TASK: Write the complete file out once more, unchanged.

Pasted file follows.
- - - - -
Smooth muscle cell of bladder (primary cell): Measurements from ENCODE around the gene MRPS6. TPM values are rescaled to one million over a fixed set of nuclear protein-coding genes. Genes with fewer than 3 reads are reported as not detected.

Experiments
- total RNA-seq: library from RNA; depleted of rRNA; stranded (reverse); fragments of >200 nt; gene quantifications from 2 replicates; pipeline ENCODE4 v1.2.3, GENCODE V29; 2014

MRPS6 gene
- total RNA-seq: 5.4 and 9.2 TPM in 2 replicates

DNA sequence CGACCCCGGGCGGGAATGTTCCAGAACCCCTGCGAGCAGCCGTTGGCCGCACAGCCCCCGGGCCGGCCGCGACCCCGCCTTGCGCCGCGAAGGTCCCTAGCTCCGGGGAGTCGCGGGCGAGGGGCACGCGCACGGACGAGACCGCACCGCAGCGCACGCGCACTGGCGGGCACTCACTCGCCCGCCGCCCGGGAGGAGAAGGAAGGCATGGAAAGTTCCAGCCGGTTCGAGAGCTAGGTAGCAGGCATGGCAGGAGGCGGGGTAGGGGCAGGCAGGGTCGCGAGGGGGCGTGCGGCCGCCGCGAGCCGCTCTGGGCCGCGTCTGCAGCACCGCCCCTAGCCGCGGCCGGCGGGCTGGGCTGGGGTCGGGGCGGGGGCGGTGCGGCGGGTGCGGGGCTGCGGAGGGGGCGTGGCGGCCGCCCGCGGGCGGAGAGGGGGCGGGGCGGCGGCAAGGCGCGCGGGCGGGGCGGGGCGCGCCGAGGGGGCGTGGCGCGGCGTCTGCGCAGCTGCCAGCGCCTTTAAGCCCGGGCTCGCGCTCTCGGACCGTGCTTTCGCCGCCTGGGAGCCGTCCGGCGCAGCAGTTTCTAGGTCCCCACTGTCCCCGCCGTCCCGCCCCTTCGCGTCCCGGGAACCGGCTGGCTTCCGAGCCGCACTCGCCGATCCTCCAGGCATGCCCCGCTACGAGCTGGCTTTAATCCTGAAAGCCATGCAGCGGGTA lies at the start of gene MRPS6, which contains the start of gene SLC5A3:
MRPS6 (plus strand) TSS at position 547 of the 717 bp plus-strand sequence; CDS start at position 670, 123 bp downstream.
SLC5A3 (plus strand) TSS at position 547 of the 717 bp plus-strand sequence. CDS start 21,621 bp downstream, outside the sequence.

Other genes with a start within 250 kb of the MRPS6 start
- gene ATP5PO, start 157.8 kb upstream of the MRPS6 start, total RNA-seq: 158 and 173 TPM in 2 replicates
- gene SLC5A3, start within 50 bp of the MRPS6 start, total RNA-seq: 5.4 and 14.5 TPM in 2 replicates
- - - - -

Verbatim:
Smooth muscle cell of bladder (primary cell): Measurements from ENCODE around the gene MRPS6. TPM values are rescaled to one million over a fixed set of nuclear protein-coding genes. Genes with fewer than 3 reads are reported as not detected.

Experiments
- total RNA-seq: library from RNA; depleted of rRNA; stranded (reverse); fragments of >200 nt; gene quantifications from 2 replicates; pipeline ENCODE4 v1.2.3, GENCODE V29; 2014

MRPS6 gene
- total RNA-seq: 5.4 and 9.2 TPM in 2 replicates

DNA sequence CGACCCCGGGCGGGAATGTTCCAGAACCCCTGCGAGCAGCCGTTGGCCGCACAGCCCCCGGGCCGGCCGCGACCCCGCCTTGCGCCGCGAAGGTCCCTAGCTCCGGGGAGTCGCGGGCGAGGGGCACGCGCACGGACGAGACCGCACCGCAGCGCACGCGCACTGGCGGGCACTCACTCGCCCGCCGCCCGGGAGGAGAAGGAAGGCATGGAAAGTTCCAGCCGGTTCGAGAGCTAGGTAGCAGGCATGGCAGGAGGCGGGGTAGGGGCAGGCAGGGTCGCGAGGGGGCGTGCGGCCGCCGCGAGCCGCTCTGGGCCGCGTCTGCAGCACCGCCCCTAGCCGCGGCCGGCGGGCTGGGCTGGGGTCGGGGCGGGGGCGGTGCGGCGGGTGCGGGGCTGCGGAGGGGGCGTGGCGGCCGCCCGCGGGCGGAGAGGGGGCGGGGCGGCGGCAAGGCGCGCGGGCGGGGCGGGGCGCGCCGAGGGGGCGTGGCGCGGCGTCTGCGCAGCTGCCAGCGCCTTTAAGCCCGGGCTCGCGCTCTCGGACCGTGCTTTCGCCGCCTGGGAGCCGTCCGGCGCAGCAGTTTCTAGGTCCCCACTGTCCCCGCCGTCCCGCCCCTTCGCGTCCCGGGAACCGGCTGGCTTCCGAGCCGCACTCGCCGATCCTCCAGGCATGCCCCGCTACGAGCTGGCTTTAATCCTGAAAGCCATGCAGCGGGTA lies at the start of gene MRPS6, which contains the start of gene SLC5A3:
MRPS6 (plus strand) TSS at position 547 of the 717 bp plus-strand sequence; CDS start at position 670, 123 bp downstream.
SLC5A3 (plus strand) TSS at position 547 of the 717 bp plus-strand sequence. CDS start 21,621 bp downstream, outside the sequence.

Other genes with a start within 250 kb of the MRPS6 start
- gene ATP5PO, start 157.8 kb upstream of the MRPS6 start, total RNA-seq: 158 and 173 TPM in 2 replicates
- gene SLC5A3, start within 50 bp of the MRPS6 start, total RNA-seq: 5.4 and 14.5 TPM in 2 replicates